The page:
However, if you feel threatened or deeply uncomfortable by someone, you don't owe them anything. Sometimes ghosting, when used thoughtfully, can be a healthy mode of self-protection and removing yourself from a potentially bad situation.

Navarro R, Larrañaga E, Yubero S, Víllora B. Psychological Correlates of Ghosting and Breadcrumbing Experiences: A Preliminary Study among Adults . Int J Environ Res Public Health . 2020;17(3):1116. doi:10.3390/ijerph17031116

Anderson HE. No Bitin’ Allowed: A Hip-Hop Copying Paradigm for All of Us . 2011.

 Vilhauer J. When Is It OK to Ghost Someone ? Psychology Today . 2019.

By Wendy Rose Gould Wendy Rose Gould is a lifestyle reporter with over a decade of experience covering health and wellness topics.

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Scary TV truth: Spirited original British 'Ghosts UK' is better than American 'Ghosts'

Posted: November 16, 2023 | Last updated: November 16, 2023

The prolonged Hollywood strikes that put a halt to movie and TV filming, now blessedly over, offered one spectral silver lining for American TV viewers: They brought us "Ghosts UK."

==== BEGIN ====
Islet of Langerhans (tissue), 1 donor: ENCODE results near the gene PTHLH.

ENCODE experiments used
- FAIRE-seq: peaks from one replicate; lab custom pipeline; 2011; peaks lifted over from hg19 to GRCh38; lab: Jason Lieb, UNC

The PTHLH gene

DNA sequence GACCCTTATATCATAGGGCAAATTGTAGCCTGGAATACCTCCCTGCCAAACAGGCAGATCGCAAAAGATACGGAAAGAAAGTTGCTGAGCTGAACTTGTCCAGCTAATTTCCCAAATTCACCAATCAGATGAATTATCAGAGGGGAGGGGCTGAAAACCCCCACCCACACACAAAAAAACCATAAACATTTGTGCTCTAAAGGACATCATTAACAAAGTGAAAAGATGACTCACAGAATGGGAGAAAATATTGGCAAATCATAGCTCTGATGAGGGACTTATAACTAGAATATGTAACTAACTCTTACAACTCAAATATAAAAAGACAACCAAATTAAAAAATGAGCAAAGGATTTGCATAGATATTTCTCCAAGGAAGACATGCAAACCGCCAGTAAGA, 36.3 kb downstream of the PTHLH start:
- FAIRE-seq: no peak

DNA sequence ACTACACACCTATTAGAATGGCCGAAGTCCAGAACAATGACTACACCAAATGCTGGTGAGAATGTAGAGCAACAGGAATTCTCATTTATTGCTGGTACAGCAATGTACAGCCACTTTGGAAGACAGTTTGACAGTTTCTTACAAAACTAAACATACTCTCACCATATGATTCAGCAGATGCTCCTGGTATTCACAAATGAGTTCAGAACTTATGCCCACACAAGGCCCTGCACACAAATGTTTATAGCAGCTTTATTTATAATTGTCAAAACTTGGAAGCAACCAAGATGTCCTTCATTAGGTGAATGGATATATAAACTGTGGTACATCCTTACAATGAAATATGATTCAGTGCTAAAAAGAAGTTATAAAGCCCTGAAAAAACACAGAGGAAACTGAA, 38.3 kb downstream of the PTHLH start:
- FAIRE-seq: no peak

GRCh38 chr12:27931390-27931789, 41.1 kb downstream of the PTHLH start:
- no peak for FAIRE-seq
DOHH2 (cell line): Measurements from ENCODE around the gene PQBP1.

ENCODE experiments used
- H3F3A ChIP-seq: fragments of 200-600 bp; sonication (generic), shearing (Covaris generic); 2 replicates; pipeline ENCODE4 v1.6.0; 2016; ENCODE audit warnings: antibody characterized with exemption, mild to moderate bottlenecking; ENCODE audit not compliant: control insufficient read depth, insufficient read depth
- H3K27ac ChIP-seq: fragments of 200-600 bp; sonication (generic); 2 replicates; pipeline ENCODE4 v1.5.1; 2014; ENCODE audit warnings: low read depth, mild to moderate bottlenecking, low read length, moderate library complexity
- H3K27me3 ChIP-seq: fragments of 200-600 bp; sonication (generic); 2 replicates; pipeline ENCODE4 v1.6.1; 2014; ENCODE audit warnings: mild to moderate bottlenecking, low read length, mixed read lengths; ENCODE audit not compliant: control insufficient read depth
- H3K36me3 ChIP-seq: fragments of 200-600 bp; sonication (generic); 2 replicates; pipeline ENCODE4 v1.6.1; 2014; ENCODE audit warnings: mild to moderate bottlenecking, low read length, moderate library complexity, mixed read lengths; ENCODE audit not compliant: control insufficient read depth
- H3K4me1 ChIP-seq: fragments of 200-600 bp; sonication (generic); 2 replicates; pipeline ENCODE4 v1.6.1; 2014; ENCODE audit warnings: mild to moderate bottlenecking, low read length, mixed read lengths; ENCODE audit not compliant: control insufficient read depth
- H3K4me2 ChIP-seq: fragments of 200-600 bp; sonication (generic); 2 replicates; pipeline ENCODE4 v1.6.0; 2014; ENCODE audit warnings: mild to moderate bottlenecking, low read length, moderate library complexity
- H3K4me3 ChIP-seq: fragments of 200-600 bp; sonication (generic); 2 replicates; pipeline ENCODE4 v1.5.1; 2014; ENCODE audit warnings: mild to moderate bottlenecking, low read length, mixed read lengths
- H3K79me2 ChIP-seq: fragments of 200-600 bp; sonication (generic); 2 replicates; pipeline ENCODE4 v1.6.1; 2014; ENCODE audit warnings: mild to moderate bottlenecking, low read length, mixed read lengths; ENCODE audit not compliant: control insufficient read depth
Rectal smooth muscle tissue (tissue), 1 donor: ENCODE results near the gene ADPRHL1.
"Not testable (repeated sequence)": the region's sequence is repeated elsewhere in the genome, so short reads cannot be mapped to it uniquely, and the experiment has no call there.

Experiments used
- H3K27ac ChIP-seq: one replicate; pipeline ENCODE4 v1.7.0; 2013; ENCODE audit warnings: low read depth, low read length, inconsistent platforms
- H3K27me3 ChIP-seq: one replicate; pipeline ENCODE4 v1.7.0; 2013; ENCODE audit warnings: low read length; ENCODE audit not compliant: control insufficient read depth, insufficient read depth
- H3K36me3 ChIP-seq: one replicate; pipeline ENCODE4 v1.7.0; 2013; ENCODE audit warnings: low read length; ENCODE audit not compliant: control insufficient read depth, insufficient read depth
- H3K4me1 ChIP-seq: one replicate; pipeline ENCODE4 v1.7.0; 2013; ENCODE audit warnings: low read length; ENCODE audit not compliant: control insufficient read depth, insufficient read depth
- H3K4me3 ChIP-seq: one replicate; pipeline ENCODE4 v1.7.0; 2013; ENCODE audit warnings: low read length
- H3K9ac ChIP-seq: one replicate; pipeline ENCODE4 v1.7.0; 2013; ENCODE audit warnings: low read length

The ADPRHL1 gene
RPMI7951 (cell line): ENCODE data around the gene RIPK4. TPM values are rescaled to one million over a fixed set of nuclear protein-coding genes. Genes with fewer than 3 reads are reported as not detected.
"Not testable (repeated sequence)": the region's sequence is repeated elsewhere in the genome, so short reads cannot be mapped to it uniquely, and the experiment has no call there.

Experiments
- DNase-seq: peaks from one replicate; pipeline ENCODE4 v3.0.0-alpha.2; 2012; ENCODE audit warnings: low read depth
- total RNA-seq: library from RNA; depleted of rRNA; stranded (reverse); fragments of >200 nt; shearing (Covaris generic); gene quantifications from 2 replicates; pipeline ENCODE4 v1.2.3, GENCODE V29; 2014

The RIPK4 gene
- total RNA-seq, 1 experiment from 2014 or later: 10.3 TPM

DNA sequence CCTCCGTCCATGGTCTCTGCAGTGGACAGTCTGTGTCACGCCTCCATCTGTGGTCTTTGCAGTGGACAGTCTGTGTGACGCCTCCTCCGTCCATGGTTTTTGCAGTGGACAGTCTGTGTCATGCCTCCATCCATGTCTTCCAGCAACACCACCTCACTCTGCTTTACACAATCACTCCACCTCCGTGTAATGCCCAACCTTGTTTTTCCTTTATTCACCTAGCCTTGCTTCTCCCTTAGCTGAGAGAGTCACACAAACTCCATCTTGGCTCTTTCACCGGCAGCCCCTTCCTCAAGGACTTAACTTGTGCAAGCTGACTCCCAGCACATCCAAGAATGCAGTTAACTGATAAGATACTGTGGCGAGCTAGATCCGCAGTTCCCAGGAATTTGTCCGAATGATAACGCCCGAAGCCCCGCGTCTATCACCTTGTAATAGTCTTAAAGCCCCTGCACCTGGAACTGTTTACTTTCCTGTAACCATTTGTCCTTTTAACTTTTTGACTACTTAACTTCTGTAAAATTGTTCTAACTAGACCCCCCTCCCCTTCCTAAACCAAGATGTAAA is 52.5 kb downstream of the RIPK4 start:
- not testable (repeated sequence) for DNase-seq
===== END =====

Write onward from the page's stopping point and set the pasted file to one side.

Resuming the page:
When CBS primetime coffers were emptied of new shows like the hit comedy series "Ghosts," the network summoned the rights to the BBC's British version that inspired the hilarious American hauntings.

"Ghosts UK," as we're calling it from this side of the pond, makes its unlikely American network premiere Thursday (9 EST/PST) right after reruns of the CBS "Ghosts" (8:30 EST/PST), still trapped in its second season.

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Was adding "Ghosts UK" a desperate timeslot-filling move? Sure! But the eerie truth is "Ghosts UK" is on the next spirit level from the critically lauded American version. Stack up all the mansion-haunting apparitions, and spirit-for-spirit the Brits run away with it by a dismembered head.